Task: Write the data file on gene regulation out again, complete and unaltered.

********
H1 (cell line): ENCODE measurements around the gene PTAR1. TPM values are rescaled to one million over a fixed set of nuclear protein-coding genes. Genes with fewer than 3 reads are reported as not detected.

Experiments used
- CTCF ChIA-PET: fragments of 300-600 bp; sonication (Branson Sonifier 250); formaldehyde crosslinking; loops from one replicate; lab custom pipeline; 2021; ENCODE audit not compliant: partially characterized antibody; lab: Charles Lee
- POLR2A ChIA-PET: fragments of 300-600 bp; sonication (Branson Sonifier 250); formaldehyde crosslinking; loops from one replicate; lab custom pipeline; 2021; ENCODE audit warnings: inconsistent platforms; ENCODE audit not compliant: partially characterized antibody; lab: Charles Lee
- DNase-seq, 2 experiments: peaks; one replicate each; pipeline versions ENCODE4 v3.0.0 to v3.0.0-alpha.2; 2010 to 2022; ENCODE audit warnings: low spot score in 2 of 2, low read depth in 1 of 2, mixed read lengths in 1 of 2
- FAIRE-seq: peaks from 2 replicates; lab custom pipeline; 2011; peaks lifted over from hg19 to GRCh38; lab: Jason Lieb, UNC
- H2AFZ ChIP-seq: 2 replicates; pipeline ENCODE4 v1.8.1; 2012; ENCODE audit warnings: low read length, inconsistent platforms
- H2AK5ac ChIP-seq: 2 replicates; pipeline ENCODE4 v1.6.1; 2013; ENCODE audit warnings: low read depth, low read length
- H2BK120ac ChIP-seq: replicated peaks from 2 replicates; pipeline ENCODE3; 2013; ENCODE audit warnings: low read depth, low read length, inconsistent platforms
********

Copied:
H1 (cell line): ENCODE measurements around the gene PTAR1. TPM values are rescaled to one million over a fixed set of nuclear protein-coding genes. Genes with fewer than 3 reads are reported as not detected.

Experiments used
- CTCF ChIA-PET: fragments of 300-600 bp; sonication (Branson Sonifier 250); formaldehyde crosslinking; loops from one replicate; lab custom pipeline; 2021; ENCODE audit not compliant: partially characterized antibody; lab: Charles Lee
- POLR2A ChIA-PET: fragments of 300-600 bp; sonication (Branson Sonifier 250); formaldehyde crosslinking; loops from one replicate; lab custom pipeline; 2021; ENCODE audit warnings: inconsistent platforms; ENCODE audit not compliant: partially characterized antibody; lab: Charles Lee
- DNase-seq, 2 experiments: peaks; one replicate each; pipeline versions ENCODE4 v3.0.0 to v3.0.0-alpha.2; 2010 to 2022; ENCODE audit warnings: low spot score in 2 of 2, low read depth in 1 of 2, mixed read lengths in 1 of 2
- FAIRE-seq: peaks from 2 replicates; lab custom pipeline; 2011; peaks lifted over from hg19 to GRCh38; lab: Jason Lieb, UNC
- H2AFZ ChIP-seq: 2 replicates; pipeline ENCODE4 v1.8.1; 2012; ENCODE audit warnings: low read length, inconsistent platforms
- H2AK5ac ChIP-seq: 2 replicates; pipeline ENCODE4 v1.6.1; 2013; ENCODE audit warnings: low read depth, low read length
- H2BK120ac ChIP-seq: replicated peaks from 2 replicates; pipeline ENCODE3; 2013; ENCODE audit warnings: low read depth, low read length, inconsistent platforms